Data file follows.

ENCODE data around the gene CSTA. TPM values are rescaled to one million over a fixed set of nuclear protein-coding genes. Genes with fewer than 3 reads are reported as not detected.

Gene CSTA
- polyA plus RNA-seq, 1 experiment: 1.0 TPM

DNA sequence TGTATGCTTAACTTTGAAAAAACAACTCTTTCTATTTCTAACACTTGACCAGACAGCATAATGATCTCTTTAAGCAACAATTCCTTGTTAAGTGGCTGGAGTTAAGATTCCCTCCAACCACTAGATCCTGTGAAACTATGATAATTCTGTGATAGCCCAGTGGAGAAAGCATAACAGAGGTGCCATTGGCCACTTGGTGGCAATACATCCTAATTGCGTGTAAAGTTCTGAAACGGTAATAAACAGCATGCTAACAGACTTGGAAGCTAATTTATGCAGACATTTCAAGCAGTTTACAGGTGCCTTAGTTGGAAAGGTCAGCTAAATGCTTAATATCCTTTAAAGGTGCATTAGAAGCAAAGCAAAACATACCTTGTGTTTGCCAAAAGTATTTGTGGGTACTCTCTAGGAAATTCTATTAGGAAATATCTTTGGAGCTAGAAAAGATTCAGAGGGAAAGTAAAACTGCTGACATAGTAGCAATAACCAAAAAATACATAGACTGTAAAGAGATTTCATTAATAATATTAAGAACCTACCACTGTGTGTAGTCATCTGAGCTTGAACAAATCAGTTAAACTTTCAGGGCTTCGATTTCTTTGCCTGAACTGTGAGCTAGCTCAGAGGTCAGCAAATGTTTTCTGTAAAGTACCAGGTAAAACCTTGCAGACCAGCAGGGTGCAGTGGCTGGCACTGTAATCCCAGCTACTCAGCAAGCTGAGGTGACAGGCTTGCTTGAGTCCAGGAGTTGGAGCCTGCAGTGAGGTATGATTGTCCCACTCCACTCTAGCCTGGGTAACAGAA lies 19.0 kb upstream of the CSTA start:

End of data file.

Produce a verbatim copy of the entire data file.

ENCODE data around the gene CSTA. TPM values are rescaled to one million over a fixed set of nuclear protein-coding genes. Genes with fewer than 3 reads are reported as not detected.

Gene CSTA
- polyA plus RNA-seq, 1 experiment: 1.0 TPM

DNA sequence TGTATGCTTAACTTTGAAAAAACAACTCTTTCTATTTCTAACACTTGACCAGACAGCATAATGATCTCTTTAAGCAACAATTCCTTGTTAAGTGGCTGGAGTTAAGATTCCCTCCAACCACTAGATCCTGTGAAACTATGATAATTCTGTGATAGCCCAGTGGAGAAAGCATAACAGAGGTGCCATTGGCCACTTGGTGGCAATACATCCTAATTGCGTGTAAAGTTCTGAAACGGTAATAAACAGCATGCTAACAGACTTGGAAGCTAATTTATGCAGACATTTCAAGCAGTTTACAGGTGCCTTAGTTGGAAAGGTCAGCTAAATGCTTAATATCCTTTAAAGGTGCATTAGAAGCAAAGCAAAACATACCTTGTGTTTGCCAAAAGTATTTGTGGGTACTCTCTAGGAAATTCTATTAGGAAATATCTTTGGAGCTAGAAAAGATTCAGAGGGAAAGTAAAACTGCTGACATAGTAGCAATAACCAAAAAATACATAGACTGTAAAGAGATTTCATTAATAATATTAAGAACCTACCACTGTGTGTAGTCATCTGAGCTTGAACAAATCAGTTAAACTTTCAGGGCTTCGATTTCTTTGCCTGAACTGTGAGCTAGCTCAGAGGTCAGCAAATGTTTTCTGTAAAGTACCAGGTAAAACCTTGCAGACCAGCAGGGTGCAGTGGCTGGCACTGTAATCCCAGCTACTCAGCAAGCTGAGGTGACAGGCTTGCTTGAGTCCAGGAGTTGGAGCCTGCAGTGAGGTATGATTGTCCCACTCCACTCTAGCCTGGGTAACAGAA lies 19.0 kb upstream of the CSTA start: